NASCAR Brickyard 400 preview: Jimmie Johnson's drive for five
It is one of NASCAR's four Majors, a race that drivers spend months playing out in their heads -- What line should I take? How aggressive should I be early? What chances should I take late? -- and teams spend millions of dollars preparing for. The Brickyard 400 at Indianapolis Motor Speedway is always one of the most significant stock car races of the year, and not just because it's held on the most storied track in America. The Brickyard, after all, usually provides clues and insight into which drivers will be serious contenders for the championship in the fall.
Last year, seven of the top 10 finishers at Indy qualified for the Chase. And of the last eight winners at the Brickyard, four have gone on to cruise to the Cup title. So why, of all the 26 regular season races, is Indy the most accurate barometer for forecasting who will be fast in the months of September, October and November?
Simple: The majority of the teams build new cars for Indy that are equipped with their latest aerodynamic and technological innovations, which they've had extra time to prepare because the Brickyard 400 always falls after a rare off-weekend. The new cars and the additional man hours spent perfecting them typically cause the haves in the sport to rise and the have-nots fall at Indy, the third Major of the season. (The others, to me at least, are the Daytona 500 in February, the Southern 500 at Darlington in May, and the Bristol night race in August.)
This isn't a set-in-bricks rule, though. Two years ago, Paul Menard stormed out of the back-of-the-pack fumes to steal a win at Indy -- his only victory in 238 career starts in the Cup series. And in that same race, Regan Smith, driving for underfunded Furniture Row Motorsports, came in third, which at the time was only the second top-five finish of his four-year career.
Still, in the first 19 NASCAR races held at the 2.5-mile oval at the corner of 16th Street and Georgetown Road, the top drivers on the top teams have usually dominated, which is why I'm picking Jimmie Johnson to win on Sunday. The five-time champion, somewhat stunningly, is having a career year in 2013. He leads the points, has four victories, and has an average finish of 8.8, which if the season ended today would be the highest\ of his career. (His previous best was 9.7 in 2006.)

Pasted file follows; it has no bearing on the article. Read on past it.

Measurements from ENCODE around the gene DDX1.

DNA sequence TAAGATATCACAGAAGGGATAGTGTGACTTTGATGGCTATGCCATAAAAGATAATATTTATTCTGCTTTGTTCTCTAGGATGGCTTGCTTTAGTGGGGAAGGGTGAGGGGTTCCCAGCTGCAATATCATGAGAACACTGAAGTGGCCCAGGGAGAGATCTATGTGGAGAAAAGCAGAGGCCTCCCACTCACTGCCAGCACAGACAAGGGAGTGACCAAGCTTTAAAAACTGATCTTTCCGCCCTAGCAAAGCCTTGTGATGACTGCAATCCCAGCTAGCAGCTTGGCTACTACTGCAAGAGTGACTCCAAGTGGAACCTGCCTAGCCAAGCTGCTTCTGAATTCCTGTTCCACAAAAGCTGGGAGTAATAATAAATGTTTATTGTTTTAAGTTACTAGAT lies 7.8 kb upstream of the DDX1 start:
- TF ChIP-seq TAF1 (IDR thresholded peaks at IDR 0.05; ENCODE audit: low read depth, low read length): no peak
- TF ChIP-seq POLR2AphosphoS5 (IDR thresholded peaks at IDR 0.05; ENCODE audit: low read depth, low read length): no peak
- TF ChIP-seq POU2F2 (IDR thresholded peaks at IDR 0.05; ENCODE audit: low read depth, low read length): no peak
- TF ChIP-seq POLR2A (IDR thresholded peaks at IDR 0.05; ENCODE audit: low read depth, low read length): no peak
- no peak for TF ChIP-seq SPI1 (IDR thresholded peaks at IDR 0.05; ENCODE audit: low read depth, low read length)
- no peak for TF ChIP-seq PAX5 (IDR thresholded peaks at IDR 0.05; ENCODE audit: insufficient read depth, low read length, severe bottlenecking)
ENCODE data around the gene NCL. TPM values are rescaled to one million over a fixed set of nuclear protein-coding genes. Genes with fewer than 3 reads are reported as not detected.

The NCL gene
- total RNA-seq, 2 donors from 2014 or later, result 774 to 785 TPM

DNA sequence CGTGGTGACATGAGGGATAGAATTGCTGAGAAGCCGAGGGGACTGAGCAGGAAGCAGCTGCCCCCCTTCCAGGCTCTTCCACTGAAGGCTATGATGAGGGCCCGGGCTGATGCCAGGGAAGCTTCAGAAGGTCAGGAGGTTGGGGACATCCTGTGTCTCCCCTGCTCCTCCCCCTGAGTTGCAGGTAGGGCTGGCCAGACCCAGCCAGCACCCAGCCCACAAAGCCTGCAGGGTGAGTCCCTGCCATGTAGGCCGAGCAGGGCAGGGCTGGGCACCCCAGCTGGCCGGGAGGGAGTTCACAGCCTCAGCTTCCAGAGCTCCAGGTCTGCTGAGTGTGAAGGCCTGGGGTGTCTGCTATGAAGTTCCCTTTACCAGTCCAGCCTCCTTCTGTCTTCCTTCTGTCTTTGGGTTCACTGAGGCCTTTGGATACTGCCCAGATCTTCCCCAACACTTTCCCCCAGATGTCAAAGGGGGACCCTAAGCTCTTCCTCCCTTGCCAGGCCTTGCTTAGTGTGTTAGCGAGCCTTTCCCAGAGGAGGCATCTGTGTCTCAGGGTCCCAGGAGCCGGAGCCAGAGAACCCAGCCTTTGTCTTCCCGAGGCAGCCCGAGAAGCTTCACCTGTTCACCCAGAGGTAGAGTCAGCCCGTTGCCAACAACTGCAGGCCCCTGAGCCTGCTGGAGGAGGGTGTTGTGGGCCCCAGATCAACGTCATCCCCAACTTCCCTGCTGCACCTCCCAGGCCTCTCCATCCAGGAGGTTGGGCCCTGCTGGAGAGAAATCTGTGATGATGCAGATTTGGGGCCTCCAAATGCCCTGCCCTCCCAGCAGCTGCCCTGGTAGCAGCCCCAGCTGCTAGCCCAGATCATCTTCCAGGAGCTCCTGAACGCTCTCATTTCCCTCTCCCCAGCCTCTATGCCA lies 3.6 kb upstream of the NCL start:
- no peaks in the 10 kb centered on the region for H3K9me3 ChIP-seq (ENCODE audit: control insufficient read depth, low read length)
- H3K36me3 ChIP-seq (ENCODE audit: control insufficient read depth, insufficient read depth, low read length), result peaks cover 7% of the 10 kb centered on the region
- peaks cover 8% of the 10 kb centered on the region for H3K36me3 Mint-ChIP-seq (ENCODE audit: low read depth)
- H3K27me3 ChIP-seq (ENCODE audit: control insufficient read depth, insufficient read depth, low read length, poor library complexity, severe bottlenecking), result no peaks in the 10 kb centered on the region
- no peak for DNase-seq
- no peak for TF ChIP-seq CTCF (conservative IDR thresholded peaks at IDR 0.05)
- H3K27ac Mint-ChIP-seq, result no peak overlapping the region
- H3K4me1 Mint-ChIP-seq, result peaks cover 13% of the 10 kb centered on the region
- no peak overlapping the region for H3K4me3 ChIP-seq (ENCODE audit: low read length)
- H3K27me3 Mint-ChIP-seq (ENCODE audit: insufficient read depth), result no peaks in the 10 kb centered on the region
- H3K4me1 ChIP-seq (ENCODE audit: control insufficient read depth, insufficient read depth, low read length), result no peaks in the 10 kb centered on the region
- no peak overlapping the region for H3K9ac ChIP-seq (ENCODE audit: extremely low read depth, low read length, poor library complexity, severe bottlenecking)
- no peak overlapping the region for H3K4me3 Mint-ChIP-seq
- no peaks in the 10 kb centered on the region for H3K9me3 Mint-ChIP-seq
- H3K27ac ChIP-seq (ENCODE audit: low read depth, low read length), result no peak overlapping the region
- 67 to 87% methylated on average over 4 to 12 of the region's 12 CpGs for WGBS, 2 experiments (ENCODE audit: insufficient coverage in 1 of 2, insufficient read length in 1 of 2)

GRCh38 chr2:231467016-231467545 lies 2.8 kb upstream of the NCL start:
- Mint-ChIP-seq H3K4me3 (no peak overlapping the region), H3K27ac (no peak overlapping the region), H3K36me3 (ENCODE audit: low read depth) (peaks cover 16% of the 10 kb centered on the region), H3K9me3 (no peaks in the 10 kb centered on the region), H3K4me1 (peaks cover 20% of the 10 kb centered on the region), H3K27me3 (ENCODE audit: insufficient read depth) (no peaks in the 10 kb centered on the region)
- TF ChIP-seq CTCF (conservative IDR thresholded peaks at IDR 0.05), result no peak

And Johnson has a history of smooching the bricks. He's won four times at Indy, including last year, which ties him with Jeff Gordon for the most 400 victories. It says here that it will be an upset if Mr. Five Time doesn't take the checkered flag on Sunday.
Here are four other drivers to watch when the green flag drops in the 20th running of the Brickyard 400:
A native of nearby Columbus, Ind., Stewart always views this race as the most important of the season. He owns a suite above Turn 2, which will be filled with friends and family members.
A two-time winner at the Brickyard, he is currently 13th in the standings. If the playoffs started today, he'd qualify as a wild card based on his win earlier this year at Dover, but Stewart certainly doesn't want to be in such a precarious position. He's finished 20th or worse in three of his last four starts, so on Sunday he needs to stop bleeding points. Expect a top-five performance.
With seven races left in the regular season, Gordon is in a dangerous position. He's ted with Martin Truex Jr. for 12th in the standings. the final spot that advances to the Chase, but he has yet to win this year. That means if he falls out of the top-12, he'll have to win a race before September 15 to qualify.
The good news for Gordon is that Indy, statistically, is his third best track on the Cup circuit. His career average finish of 8.8 at the Brickyard trails only his average finishes at Kentucky (7.7) and Martinsville (7.0). And remember: the aging Gordon has come in fifth or better in four of his last six starts at Indy. Look for him and his No. 24 team to be particularly aggressive on the track and pit road as the laps wind down to try to notch that first victory of 2013.
The defending Cup champion has had a remarkably quiet season. He's yet to win, has only nine top-10 finishes in 19 starts and an average finish of 15.1 (exactly five spots lower than his average last year), and is ninth in the standings. Keselowski gained four spots in points with his fourth-place finish in New Hampshire two weeks ago, but he's far, far, far from a shoo-in to qualify for the Chase.
In his last two starts at Indy, he has finished ninth. On Sunday, we'll find out if Keselowski and his team have been sandbagging so far this year. If they are going to make a move, the time is here.
If there is going to be an upset winner on Sunday, it will be Montoya. Though it's looking more and more like he could lose his ride with Chip Ganassi Racing at season's end -- Montoya is 23rd in points and has only three top-10 finishes this season -- he could surprise at Indy, which is one of his favorite tracks in the world.
The winner of the 2000 Indy 500, Montoya has twice led the most laps in the Brickyard 400 (in 2009 and '10). Each time, he was undone by a miscue -- he was busted for speeding on pit road late in '09 and he crashed in '10 -- but in both years he had the car to beat. Can he pull off an upset on Sunday? If he does, don't be surprised.